As of August 20, 2016, according to the NCBI genome browser (http://www.ncbi.nlm.nih.gov/genome/browse/), 42 plasmids of Aeromonas spp. have been fully sequenced and analyzed. These plasmids are of various sizes (between 2524 and 198,307 bp) and some are cryptic (e.g., pAsa1, pAsa2 and pAsa3) (Attere et al. 2015), while others harbor virulence and/or antibiotic resistance genes (e.g., pAsa4 and pAsa5) (Vincent et al. 2014). Several other studies have investigated the transposable mobilome of Aeromonas spp., which led to the identification of novel transposons and insertion sequences [e.g., (Reith et al. 2008; Dobiasova et al. 2015)].
In this study, the draft genome of the multidrug-resistant strain Aeromonas sp. ARM81 isolated from a WWTP in Poland was investigated. Analyses of this genome provided insights into the resistome and mobilome of the strain.
Materials and methods
Standard molecular biology procedures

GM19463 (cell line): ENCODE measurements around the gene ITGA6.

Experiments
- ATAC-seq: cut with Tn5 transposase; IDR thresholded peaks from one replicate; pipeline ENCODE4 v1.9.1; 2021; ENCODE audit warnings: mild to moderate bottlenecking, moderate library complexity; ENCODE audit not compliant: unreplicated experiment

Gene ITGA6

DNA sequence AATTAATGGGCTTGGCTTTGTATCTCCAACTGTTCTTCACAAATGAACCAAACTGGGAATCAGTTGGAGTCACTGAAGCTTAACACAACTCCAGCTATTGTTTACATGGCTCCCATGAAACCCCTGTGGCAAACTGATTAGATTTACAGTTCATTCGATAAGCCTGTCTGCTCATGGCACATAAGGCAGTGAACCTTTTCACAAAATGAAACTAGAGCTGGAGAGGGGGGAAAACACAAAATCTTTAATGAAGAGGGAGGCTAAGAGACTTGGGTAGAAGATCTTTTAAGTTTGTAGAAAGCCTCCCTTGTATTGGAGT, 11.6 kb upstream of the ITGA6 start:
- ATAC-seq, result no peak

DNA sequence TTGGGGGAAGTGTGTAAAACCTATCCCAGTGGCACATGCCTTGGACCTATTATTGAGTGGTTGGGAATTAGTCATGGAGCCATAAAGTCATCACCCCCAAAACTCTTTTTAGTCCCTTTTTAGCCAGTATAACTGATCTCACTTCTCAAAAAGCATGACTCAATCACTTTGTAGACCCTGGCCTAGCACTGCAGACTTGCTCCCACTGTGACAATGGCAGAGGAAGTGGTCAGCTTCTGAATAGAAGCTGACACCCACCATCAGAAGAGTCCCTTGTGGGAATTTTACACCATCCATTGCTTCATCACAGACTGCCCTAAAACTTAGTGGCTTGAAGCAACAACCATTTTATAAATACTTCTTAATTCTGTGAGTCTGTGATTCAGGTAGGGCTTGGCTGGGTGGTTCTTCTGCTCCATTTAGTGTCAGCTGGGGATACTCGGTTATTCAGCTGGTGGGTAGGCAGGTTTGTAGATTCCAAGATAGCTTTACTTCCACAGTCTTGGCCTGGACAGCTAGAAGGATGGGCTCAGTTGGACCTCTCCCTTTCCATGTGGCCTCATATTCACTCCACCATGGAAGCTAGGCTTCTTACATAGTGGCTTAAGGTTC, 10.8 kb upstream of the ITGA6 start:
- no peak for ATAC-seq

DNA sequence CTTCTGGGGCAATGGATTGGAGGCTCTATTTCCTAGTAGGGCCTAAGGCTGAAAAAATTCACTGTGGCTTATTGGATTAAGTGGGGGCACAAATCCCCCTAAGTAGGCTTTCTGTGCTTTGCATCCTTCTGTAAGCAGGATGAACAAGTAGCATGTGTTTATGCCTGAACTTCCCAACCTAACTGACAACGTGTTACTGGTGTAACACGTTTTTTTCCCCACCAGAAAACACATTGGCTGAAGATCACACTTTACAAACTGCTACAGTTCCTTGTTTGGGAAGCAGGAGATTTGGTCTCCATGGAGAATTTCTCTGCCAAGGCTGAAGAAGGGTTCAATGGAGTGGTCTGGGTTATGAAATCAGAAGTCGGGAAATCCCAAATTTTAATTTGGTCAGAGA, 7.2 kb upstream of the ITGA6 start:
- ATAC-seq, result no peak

Plasmid DNA isolation by alkaline lysis and agarose gel electrophoresis was carried out according to the protocols described by Sambrook and Russell (2001). All PCRs were performed with Phusion high-fidelity DNA polymerase (Life Technologies). The active transposable elements were identified by performing PCRs with the trap plasmid insertion derivatives (as template DNAs) and a set of cassette-specific primers (Table S1, Supplementary materials) under the conditions described previously (Bartosik et al. 2003; Szuplewska and Bartosik 2009), followed by Sanger sequencing. Gaps within the plasmids and the Tn5393k transposon were closed by Sanger sequencing of amplicons obtained by PCRs performed with the primers listed in Table S1 (Supplementary material), under the following conditions: 35 cycles (denaturation at 96 °C for 30 s, annealing at 50 °C for 30 s, extension at 72 °C for 1 min) preceded by 3-min denaturation at 96 °C, and followed by 5-min extension at 72 °C. Amplified DNA fragments were analyzed by agarose gel electrophoresis and, if necessary, purified using a Gel Out kit (A&A Biotechnology) according to the manufacturer’s instructions.